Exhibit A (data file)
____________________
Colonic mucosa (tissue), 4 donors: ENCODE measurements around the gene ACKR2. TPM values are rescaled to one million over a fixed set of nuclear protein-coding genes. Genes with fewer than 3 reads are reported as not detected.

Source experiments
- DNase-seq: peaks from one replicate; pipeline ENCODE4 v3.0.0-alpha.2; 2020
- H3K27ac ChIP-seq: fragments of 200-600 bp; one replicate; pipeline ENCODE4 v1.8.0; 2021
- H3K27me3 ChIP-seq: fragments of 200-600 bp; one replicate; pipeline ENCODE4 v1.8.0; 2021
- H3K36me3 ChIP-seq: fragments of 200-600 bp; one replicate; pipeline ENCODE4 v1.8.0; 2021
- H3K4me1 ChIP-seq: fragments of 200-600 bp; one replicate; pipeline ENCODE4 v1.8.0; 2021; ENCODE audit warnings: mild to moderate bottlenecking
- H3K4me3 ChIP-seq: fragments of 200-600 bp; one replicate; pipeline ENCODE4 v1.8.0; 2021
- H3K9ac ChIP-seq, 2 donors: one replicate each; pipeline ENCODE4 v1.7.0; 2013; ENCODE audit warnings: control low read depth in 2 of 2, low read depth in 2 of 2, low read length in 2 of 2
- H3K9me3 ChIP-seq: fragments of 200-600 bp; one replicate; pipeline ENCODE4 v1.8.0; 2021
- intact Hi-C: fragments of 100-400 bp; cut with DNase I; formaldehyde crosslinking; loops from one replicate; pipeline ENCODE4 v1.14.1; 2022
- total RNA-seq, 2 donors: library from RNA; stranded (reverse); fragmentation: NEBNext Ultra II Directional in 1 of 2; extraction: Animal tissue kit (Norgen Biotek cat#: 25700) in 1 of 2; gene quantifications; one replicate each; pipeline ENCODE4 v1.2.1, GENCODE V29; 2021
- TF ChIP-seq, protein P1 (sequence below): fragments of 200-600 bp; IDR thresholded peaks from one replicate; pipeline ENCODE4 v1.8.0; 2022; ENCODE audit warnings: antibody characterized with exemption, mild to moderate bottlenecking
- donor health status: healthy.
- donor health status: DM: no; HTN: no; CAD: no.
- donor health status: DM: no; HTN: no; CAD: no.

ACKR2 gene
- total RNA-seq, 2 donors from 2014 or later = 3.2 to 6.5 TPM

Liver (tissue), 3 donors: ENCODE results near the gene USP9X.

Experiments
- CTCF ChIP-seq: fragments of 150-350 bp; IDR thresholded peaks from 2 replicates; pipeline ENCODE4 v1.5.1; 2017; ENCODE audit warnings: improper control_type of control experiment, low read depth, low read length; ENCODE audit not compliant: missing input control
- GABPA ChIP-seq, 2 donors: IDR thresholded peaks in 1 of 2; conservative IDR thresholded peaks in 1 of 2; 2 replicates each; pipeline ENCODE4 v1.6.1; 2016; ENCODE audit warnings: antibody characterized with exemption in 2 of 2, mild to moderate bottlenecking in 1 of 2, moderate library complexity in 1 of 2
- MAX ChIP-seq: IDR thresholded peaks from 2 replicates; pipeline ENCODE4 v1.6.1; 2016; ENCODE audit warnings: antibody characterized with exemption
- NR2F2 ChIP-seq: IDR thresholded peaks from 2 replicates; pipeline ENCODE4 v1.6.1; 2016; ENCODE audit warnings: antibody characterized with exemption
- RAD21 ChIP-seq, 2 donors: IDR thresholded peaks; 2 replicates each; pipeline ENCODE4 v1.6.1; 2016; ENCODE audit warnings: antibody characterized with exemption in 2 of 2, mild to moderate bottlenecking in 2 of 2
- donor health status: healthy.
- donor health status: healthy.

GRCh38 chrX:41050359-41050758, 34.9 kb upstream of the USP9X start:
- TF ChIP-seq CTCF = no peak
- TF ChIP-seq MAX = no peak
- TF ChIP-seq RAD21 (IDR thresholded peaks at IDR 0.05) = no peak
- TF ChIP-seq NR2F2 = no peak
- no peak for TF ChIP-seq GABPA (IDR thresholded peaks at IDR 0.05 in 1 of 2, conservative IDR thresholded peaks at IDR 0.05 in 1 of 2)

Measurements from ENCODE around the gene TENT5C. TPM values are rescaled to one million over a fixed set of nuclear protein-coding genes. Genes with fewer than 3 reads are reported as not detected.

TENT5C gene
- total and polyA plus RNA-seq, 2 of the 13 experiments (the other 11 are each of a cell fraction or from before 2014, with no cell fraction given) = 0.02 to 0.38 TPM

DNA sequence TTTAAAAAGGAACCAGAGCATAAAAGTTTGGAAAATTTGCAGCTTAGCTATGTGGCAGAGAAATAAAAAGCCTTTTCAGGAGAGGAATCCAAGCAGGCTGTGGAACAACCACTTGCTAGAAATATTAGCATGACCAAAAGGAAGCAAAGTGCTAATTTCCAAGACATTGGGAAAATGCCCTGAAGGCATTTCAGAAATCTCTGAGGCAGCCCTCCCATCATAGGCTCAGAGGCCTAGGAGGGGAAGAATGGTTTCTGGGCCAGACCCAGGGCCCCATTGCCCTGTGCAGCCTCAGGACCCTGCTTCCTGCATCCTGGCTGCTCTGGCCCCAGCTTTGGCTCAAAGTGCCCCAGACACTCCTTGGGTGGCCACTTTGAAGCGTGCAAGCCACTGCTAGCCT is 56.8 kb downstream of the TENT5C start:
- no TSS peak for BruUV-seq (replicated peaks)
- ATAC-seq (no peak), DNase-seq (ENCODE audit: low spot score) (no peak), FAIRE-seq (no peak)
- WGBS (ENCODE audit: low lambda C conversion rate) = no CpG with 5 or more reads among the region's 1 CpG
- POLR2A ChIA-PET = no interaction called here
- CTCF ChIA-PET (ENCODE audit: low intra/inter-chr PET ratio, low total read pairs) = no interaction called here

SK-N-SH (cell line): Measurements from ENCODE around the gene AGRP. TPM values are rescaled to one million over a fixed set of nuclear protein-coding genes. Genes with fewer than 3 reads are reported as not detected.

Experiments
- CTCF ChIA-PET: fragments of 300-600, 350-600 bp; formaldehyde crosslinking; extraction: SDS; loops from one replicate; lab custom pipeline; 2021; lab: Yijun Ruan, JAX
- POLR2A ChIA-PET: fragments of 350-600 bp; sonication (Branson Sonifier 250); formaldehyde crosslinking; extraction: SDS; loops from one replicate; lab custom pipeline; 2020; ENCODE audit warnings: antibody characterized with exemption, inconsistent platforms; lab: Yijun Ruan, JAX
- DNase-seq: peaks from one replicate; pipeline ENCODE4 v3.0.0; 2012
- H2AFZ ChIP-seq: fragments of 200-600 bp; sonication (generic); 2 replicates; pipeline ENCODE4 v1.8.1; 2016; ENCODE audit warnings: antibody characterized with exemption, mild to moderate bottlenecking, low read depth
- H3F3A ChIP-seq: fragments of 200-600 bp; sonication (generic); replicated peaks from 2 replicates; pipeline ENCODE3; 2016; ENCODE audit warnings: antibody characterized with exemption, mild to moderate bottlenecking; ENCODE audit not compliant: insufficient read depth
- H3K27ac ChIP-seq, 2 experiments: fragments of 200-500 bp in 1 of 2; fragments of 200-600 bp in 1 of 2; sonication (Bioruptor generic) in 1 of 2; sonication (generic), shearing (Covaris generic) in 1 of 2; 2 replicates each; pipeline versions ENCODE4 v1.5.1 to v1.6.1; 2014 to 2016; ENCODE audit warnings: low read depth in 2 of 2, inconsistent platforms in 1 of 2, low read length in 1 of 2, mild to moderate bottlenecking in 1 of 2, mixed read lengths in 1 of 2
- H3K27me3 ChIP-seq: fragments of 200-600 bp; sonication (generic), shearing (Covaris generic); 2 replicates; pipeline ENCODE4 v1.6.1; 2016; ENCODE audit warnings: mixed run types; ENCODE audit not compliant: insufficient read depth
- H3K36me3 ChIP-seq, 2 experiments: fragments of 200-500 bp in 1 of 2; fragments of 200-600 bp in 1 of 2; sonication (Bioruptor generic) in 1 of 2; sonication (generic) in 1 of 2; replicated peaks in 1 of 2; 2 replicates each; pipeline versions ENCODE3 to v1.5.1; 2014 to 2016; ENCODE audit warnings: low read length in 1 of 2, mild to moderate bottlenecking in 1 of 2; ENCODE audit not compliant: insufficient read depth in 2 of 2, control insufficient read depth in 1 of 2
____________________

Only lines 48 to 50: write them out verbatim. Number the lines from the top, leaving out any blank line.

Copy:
- H2AFZ ChIP-seq: fragments of 200-600 bp; sonication (generic); 2 replicates; pipeline ENCODE4 v1.8.1; 2016; ENCODE audit warnings: antibody characterized with exemption, mild to moderate bottlenecking, low read depth
- H3F3A ChIP-seq: fragments of 200-600 bp; sonication (generic); replicated peaks from 2 replicates; pipeline ENCODE3; 2016; ENCODE audit warnings: antibody characterized with exemption, mild to moderate bottlenecking; ENCODE audit not compliant: insufficient read depth
- H3K27ac ChIP-seq, 2 experiments: fragments of 200-500 bp in 1 of 2; fragments of 200-600 bp in 1 of 2; sonication (Bioruptor generic) in 1 of 2; sonication (generic), shearing (Covaris generic) in 1 of 2; 2 replicates each; pipeline versions ENCODE4 v1.5.1 to v1.6.1; 2014 to 2016; ENCODE audit warnings: low read depth in 2 of 2, inconsistent platforms in 1 of 2, low read length in 1 of 2, mild to moderate bottlenecking in 1 of 2, mixed read lengths in 1 of 2